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Broad appeal, but especially for Centric-Venturers, Mid-Venturers and Centric-Authentics

Did You Know…?

  • Two independent countries lie within Italy’s borders: San Marino and Vatican City.
  • Marco Polo did not bring pasta to Italy; the Italians had already thought of it.
  • Turin was Italy’s first capital (1861), followed by Florence (1865) and Rome (1871).
  • Italy is home to about one in 20 of the world’s UNESCO World Heritage Sites.
  • Leonardo da Vinci considered himself an engineer.

The boot of Europe

Italy, a relatively small peninsula in southern Europe, was the heart of one of the world’s greatest empires — and later nurtured one of the most important developments in modern times, the reopening of the western mind known as the Renaissance. These events produced for our enrichment a vast collection of artifacts, ancient structures, paintings, sculptures — the things historians and artists want to preserve and tourists want to see.

It is no wonder that, as the seat for the Roman Empire and the birthplace of the Renaissance, Italy produced a vast array of important artifacts, buildings and works of fine art. It is something of a wonder, though, that so much survived. Relying on UNESCO statistics, Italy claims it has two-thirds of the world’s historical artistic heritage.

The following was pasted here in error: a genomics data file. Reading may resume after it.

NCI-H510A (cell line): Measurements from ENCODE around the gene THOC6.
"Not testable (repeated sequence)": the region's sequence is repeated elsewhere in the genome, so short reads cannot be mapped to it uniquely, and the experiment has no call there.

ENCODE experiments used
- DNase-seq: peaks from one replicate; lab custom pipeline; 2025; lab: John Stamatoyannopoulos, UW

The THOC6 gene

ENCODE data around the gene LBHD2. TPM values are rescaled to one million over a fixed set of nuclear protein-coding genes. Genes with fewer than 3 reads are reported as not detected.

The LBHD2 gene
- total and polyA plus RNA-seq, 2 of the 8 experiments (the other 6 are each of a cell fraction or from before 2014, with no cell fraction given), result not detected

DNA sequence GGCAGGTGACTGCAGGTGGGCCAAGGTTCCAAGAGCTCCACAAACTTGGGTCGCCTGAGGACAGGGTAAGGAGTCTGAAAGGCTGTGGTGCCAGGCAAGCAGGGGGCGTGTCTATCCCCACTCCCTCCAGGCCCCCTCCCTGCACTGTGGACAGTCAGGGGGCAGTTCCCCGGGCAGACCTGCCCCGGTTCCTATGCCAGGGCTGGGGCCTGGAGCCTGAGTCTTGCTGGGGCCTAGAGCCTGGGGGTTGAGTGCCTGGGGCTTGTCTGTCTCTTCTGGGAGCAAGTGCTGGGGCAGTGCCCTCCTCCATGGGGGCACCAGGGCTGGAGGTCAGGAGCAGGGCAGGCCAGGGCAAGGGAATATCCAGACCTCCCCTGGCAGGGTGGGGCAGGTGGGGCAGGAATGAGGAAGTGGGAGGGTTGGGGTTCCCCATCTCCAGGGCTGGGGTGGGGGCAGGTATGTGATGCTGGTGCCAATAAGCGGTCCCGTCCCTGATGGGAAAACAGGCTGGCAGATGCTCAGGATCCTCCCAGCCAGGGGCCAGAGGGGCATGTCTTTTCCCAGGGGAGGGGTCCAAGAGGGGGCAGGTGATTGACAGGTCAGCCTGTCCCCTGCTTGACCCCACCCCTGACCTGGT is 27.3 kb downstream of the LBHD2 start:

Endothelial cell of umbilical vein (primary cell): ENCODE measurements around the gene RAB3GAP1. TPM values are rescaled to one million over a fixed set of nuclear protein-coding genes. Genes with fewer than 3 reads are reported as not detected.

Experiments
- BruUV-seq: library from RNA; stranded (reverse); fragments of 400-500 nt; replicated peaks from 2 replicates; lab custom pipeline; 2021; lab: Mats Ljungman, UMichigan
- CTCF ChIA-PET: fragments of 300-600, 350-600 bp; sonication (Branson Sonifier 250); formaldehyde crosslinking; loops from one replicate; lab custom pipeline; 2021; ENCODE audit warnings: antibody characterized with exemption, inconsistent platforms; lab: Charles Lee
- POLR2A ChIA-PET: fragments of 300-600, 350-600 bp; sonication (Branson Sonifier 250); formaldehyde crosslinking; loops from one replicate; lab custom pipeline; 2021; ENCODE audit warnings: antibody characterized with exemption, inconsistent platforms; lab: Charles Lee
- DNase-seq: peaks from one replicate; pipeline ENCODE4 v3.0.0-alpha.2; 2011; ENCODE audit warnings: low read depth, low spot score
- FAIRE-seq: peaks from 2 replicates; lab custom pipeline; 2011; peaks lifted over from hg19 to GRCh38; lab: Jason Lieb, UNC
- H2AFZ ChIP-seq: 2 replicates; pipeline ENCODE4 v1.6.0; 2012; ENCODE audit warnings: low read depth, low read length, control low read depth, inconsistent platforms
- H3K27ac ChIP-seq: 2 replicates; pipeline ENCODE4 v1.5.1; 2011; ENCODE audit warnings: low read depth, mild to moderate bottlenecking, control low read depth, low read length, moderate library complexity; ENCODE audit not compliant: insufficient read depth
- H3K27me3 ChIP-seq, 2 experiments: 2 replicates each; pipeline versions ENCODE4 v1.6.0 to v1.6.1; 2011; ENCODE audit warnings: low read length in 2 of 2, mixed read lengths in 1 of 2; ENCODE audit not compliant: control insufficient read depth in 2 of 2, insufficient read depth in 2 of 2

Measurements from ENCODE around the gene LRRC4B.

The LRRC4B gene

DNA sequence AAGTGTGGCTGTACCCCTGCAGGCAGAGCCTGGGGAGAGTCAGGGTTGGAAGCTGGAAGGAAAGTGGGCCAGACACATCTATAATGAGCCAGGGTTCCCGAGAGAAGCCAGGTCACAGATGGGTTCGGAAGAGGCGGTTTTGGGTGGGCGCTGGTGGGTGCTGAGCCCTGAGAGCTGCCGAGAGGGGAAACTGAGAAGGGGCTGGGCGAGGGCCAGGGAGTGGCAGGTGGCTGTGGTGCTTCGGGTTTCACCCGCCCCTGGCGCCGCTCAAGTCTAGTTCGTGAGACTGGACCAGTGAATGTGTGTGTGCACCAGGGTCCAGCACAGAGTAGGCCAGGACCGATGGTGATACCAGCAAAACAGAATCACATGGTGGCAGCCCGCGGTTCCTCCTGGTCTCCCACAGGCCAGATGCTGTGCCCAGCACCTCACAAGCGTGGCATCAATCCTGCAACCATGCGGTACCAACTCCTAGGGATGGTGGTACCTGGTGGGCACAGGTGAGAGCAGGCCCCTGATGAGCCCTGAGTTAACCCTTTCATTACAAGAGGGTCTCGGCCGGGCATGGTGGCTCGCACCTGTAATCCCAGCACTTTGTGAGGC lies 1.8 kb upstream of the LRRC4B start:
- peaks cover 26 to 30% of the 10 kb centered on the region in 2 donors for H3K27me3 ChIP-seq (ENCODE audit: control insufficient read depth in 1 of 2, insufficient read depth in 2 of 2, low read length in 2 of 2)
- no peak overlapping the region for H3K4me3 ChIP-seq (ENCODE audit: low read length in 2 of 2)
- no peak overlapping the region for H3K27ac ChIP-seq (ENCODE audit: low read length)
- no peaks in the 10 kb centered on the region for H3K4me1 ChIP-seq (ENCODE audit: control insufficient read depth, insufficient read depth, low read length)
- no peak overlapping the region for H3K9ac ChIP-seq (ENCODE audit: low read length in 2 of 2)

So, art and history lovers can choose a region to visit based on any factor — local food or wine, the terrain, the climate, etc. — knowing there will be treasures no matter where they go.

Nevertheless, most travelers on a first visit want to see the city the caesars built, the city where Michelangelo launched his career and the city where gondolas aren’t just for show — so they choose a route that encompasses Rome, Florence, perhaps some Tuscan countryside and Venice.  That leaves much rich fodder for later trips, either in the south (such as the Amalfi Coast and sunny Sicily) and north (sophisticated Milan or Turin, plus the Alps and the northern lakes).

As if that were not enough, Italy gets an extra popularity boost because it is a beautiful country with lakes, rolling hills, mountains — good for boating, hiking, skiing and a wide range of other outdoor pursuits. Besides, the food is good; aficionados come to Italy for cooking classes or simply to wine and dine their way around the country.

The prices give some pause when North America’s dollars are weak. The prices pinch, but tourists can be remarkably resilient.

All personality types appreciate Italy, a country that presents so many faces that every traveler can find something to enjoy. Besides, Italians are welcoming and the country offers good weather most of the year.

Things to do for Venturers

  • Go to Venice for Carnival. Celebrants dress up in Commedia dell’Arte style, and concerts and all kinds of festivities abound.
  • Jump on a mountain bike and take to the hills and mountains of northern Italy — or wherever the mood strikes and the temperatures are cool enough for comfort.